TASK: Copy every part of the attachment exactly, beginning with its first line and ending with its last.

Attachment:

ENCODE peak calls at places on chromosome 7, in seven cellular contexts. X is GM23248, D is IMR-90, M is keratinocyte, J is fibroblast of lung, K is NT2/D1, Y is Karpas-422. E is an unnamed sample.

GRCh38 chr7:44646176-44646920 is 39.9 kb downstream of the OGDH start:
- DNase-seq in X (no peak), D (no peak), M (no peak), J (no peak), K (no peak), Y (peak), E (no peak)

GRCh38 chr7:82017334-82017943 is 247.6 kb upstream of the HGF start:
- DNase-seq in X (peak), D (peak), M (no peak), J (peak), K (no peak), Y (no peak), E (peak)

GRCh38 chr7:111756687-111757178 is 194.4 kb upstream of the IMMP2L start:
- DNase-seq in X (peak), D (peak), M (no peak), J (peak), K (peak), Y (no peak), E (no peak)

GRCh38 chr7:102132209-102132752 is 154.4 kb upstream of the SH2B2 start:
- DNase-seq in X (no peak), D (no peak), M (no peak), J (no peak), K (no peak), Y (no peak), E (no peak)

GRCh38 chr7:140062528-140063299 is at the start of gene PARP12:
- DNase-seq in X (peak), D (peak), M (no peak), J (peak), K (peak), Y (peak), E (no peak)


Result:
ENCODE peak calls at places on chromosome 7, in seven cellular contexts. X is GM23248, D is IMR-90, M is keratinocyte, J is fibroblast of lung, K is NT2/D1, Y is Karpas-422. E is an unnamed sample.

GRCh38 chr7:44646176-44646920 is 39.9 kb downstream of the OGDH start:
- DNase-seq in X (no peak), D (no peak), M (no peak), J (no peak), K (no peak), Y (peak), E (no peak)

GRCh38 chr7:82017334-82017943 is 247.6 kb upstream of the HGF start:
- DNase-seq in X (peak), D (peak), M (no peak), J (peak), K (no peak), Y (no peak), E (peak)

GRCh38 chr7:111756687-111757178 is 194.4 kb upstream of the IMMP2L start:
- DNase-seq in X (peak), D (peak), M (no peak), J (peak), K (peak), Y (no peak), E (no peak)

GRCh38 chr7:102132209-102132752 is 154.4 kb upstream of the SH2B2 start:
- DNase-seq in X (no peak), D (no peak), M (no peak), J (no peak), K (no peak), Y (no peak), E (no peak)

GRCh38 chr7:140062528-140063299 is at the start of gene PARP12:
- DNase-seq in X (peak), D (peak), M (no peak), J (peak), K (peak), Y (peak), E (no peak)